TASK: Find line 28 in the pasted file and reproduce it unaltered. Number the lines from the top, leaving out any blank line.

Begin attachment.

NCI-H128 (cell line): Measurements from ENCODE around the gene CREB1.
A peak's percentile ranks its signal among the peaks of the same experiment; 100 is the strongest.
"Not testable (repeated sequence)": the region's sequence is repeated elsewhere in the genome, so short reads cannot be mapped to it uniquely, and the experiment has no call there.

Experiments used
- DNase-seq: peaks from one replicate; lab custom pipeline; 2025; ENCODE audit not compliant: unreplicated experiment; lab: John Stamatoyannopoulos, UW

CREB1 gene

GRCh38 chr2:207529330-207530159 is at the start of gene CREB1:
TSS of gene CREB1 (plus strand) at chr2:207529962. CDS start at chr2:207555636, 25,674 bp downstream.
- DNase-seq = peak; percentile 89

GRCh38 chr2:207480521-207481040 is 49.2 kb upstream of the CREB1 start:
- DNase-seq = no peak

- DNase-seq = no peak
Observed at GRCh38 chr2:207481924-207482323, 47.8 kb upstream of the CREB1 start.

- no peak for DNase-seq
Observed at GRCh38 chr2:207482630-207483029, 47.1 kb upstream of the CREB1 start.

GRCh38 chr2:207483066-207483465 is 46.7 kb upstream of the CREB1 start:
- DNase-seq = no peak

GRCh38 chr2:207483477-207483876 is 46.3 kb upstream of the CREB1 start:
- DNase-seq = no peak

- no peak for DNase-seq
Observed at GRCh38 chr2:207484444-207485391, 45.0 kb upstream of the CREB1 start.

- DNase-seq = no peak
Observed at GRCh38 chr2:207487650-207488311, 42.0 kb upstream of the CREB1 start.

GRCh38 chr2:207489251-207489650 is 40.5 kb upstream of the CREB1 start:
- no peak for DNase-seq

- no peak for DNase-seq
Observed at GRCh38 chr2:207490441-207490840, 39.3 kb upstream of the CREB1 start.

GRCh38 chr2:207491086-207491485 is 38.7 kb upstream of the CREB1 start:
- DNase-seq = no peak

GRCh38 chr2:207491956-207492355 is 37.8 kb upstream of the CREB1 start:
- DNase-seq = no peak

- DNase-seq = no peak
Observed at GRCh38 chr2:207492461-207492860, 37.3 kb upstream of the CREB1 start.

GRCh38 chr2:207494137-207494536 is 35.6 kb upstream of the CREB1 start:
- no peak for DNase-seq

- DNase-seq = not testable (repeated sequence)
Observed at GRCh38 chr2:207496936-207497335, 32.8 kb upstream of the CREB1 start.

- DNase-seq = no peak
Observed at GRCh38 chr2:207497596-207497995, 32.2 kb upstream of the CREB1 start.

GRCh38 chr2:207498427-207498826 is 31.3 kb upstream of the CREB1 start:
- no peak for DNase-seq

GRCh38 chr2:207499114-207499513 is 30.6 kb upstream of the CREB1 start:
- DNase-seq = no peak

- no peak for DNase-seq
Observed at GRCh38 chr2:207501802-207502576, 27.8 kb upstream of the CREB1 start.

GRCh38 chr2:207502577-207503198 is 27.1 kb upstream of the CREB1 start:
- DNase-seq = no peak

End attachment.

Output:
GRCh38 chr2:207491086-207491485 is 38.7 kb upstream of the CREB1 start: